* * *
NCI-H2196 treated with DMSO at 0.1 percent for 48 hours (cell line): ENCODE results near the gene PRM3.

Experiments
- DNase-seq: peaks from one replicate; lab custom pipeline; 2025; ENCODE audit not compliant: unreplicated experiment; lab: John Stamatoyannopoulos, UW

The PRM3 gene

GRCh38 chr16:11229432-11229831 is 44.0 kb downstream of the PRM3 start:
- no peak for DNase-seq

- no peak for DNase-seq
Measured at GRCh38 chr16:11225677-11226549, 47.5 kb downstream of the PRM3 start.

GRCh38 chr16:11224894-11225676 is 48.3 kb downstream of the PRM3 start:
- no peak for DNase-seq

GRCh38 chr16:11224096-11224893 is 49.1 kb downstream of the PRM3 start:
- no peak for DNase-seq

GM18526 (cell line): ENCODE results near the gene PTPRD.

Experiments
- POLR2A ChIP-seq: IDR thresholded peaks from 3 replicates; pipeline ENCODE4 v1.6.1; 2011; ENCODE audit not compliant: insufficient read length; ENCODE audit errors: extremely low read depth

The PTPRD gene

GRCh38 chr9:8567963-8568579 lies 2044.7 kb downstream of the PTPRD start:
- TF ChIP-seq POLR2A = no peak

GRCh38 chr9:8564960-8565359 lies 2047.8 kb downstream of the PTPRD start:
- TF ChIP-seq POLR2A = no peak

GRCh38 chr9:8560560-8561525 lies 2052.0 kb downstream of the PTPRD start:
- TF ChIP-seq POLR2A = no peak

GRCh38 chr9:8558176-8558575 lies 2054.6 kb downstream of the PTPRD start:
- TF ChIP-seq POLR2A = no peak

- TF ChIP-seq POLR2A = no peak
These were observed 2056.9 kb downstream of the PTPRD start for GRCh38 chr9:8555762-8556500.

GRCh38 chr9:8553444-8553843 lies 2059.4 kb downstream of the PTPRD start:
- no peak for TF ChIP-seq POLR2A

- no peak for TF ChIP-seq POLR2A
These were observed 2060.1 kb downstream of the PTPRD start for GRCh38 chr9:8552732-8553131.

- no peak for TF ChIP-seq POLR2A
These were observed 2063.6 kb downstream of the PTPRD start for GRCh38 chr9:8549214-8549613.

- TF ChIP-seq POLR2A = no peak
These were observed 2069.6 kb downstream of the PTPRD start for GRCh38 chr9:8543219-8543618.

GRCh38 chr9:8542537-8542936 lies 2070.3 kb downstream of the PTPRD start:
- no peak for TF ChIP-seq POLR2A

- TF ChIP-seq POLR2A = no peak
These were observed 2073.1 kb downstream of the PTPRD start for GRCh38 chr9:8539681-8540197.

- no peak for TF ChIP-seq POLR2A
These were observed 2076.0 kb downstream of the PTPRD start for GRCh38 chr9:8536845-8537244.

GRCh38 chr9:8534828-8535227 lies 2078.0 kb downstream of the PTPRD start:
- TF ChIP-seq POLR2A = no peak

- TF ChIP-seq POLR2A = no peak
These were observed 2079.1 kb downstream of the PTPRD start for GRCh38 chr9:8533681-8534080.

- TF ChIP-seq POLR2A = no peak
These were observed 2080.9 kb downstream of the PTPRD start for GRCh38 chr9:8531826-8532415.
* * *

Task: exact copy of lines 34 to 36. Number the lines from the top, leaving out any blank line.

These were observed 2069.6 kb downstream of the PTPRD start for GRCh38 chr9:8543219-8543618.

GRCh38 chr9:8542537-8542936 lies 2070.3 kb downstream of the PTPRD start:
- no peak for TF ChIP-seq POLR2A